Archive for November, 2010

Sports Editor’s Playbook, Monday, Nov. 15, 2010

Monday, November 15th, 2010
Patrick Newell

– As Jeff Genung noted in his Friday blog, I used Thursday and Friday last week as vacation days. Vacation is a relative term to me, and the mere fact I did not have to set my alarm for 5:30 a.m. is almost as good as actually having a full day off.
Thursday evening, I called Greene head field hockey coach, Sue Carlin, for a story in advance of her team’s state playoff game on Saturday that appeared in the Friday edition of the sports section. Fortunately, I never needed to leave the confines of my home, and I e-mailed the story to Jeff – who added a nice team photo to dress up the sports page.
In case you missed it, check out today’s sports story on the Trojans, who again are playing right up to the weekend before Thanksgiving in a bid for another state championship.

– Keeping with my Jeff Genung-themed blog, Jeff lamented the designing of our sports standings and statistics page (the agate page for those in the know). I feel his pain. It is this page alone that has me arriving to work 15 to 20 minutes earlier each day over the press seven or eight years.
Around June of last year, the Associated Press news service changed the way it sent sports information to its customers – primarily us, the daily newspapers. For years, everything the AP sent to us was organized. All of the box scores and game statistics were grouped by sport, and for all sports except baseball, all of the game summaries were together as one file. The standings for each professional sport were easily viewable as well, and typically stacked one file after another. As for the story summaries, too, together and easy to find.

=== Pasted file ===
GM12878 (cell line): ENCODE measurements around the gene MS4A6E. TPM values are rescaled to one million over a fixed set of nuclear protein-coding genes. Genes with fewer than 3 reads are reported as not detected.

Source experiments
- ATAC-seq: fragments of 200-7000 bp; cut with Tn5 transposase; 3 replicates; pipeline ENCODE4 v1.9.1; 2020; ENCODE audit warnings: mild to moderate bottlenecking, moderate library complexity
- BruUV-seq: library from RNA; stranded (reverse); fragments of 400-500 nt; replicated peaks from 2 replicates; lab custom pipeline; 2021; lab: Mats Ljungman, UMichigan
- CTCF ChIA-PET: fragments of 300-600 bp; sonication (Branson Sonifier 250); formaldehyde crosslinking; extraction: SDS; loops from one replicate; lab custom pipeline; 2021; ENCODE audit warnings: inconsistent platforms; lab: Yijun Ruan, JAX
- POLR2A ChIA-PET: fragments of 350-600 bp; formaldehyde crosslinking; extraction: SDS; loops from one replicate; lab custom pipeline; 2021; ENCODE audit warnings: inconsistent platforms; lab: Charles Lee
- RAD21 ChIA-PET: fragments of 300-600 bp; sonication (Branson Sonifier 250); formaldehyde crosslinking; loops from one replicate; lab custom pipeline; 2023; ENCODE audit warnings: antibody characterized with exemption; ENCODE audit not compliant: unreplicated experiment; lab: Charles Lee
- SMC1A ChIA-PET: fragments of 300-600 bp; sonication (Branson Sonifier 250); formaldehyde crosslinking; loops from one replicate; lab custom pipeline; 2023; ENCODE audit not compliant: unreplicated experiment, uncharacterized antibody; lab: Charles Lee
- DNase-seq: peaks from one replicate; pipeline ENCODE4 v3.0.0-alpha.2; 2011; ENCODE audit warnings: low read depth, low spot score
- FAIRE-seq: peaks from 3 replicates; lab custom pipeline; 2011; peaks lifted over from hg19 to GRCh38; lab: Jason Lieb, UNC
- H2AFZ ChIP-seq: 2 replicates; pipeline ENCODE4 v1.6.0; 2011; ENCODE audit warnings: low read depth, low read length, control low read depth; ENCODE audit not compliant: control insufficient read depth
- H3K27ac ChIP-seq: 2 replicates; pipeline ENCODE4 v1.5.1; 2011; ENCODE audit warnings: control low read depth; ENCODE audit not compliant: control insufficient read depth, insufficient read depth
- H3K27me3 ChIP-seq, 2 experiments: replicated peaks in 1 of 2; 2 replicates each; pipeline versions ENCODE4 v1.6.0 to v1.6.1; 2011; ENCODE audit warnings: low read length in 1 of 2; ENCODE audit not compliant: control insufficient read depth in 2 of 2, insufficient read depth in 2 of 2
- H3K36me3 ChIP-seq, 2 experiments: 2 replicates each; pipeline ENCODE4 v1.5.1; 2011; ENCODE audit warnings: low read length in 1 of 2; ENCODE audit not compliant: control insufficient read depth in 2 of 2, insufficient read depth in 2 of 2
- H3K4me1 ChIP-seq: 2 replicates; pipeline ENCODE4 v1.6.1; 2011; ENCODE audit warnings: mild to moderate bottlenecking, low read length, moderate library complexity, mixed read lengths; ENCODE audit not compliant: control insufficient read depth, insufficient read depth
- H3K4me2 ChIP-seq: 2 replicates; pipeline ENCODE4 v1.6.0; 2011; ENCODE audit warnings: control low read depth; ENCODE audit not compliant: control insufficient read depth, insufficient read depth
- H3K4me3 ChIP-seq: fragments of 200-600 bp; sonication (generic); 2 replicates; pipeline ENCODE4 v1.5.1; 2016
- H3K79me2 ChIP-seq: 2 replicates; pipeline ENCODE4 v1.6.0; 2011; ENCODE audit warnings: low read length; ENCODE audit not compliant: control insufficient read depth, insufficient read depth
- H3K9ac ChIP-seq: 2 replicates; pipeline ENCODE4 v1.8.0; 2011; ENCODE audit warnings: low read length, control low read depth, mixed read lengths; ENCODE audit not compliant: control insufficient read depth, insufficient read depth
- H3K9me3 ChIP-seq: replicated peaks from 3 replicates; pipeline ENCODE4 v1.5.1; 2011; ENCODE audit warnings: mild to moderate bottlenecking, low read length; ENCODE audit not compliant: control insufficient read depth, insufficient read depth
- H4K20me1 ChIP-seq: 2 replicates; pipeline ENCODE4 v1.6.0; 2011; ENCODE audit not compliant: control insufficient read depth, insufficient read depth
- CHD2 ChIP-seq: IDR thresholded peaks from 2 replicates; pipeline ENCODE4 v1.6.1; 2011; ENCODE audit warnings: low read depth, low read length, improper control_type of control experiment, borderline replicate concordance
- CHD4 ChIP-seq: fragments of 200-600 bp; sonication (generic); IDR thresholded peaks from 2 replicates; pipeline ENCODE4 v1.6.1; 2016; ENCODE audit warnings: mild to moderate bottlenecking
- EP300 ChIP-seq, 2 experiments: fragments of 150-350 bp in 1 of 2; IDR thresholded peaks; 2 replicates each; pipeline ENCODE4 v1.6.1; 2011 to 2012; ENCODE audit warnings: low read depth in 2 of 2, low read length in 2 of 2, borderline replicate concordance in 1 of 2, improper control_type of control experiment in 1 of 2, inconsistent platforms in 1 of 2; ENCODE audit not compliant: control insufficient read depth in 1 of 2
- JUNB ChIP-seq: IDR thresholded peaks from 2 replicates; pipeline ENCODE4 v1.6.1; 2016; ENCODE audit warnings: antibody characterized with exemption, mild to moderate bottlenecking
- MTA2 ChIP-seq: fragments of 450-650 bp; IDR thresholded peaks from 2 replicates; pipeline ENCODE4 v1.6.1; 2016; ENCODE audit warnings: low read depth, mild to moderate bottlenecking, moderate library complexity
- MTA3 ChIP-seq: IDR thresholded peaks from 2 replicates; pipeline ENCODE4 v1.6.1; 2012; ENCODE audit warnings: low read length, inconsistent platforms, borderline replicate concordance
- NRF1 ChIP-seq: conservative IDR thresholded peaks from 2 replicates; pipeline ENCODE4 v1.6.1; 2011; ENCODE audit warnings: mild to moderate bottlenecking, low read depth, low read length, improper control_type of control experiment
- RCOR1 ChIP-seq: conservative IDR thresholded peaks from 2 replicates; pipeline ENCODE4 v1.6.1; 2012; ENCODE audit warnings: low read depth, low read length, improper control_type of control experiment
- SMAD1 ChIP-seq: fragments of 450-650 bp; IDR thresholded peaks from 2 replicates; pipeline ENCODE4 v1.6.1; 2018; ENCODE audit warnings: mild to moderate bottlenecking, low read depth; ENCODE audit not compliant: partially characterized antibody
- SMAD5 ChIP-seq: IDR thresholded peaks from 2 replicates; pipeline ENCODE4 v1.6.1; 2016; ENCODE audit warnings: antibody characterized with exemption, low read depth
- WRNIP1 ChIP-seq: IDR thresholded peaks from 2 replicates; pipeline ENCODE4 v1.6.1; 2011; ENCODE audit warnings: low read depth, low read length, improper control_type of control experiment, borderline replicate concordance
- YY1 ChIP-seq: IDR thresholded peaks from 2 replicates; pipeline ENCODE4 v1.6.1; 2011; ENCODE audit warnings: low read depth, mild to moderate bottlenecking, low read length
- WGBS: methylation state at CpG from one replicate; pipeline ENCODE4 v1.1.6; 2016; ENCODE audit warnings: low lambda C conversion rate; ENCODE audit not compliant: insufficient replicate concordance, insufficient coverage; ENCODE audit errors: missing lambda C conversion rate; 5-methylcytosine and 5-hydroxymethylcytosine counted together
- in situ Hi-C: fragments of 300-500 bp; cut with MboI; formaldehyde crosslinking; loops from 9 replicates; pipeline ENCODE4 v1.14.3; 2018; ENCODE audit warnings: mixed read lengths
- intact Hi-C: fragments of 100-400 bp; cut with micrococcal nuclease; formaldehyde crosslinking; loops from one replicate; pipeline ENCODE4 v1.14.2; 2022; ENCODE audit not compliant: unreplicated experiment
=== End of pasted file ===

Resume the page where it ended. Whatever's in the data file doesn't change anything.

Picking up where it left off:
The easy access and organization was tossed out the window when the AP decided to streamline and cut costs. Sports content is now sent to us after the individual games are finished. When all of the games of that particular sport are completed, we receive the updated standings. Of course, every sport has different finishing times, and with as many as 1,500 files to look through, if you’re not intimately familiar with the starting and finishing times of major sports, you’re looking for a needle in a haystack (cue Jeff on my days off). Jeff will admit to anyone who will listen, he is not a sports aficionado. Being that he has to design the news pages in the morning as well, I commend his effort in putting together the sports pages.

Editor’s Notebook: 11/15/10

Monday, November 15th, 2010
Jeff Genung

• Had a great time Saturday night at the Arts Council’s “International Bazaar” fundraiser. Always nice to hobnob with the pretty people. Kudos to Sue Ryan at the Canasawacta Country Club, too – what an amazing array of international cuisine. Good time was had by all.